Since it was first published in 1995, The Wounded Storyteller has occupied a unique place in the body of work on illness. Both the collective portrait of a so-called “remission society” of those who suffer from some type of illness or disability and a cogent analysis of their stories within a larger framework of narrative theory, Arthur W. Frank’s book has reached a large and diverse readership including the ill, medical professionals, and scholars of literary theory.
The fearless memoir of a young forensic pathologist’s “rookie season” as a NYC medical examiner, and the cases—hair-raising and heartbreaking and impossibly complex—that shaped her as both a physician and a mother.
In this zany, one-of-a-kind memoir, former executive director of the National SCRABBLE Association John D. Williams Jr. brings to life the obsessions, madness, and glory of the SCRABBLE® culture―from living-room players to world champions.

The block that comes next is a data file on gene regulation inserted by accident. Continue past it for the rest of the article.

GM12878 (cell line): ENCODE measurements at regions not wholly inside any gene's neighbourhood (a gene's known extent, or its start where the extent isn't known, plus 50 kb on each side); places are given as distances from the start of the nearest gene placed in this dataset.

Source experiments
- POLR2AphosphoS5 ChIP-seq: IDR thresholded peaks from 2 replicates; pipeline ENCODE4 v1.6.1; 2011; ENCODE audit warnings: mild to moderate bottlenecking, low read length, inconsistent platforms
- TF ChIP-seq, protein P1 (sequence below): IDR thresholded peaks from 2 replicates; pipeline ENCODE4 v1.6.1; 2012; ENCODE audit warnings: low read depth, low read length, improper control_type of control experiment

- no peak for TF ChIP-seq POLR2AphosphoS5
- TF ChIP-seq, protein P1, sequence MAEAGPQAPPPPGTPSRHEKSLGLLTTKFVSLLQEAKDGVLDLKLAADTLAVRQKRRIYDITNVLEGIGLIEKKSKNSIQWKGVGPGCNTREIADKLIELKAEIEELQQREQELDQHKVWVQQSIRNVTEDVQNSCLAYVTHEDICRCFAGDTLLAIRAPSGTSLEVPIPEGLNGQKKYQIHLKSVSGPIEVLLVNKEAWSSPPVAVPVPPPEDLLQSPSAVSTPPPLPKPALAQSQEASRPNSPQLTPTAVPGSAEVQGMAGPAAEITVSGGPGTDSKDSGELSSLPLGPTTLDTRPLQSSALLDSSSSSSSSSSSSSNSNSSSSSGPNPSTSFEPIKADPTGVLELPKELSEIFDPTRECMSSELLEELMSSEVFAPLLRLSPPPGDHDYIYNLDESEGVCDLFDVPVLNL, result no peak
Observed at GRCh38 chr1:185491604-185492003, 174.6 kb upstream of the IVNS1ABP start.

Carol Anne Davis explores the dark and disturbing world of the female serial killer. From the mass poisoner to the sexual sadist, from profit killings to crimes committed just for twisted thrills. Learn More
Until the late twentieth century, women’s creative skills were relegated to craft and decorative arts, and valued only for utilitarian purposes in service to others and the manufacturing of products to benefit society. Learn More
Why do so few women feature in the history of design? Why is it still the case that so few women speak at conferences? How have previously celebrated female designers come to be "forgotten"? Are women judged today solely on the basis of their quality of work? Learn More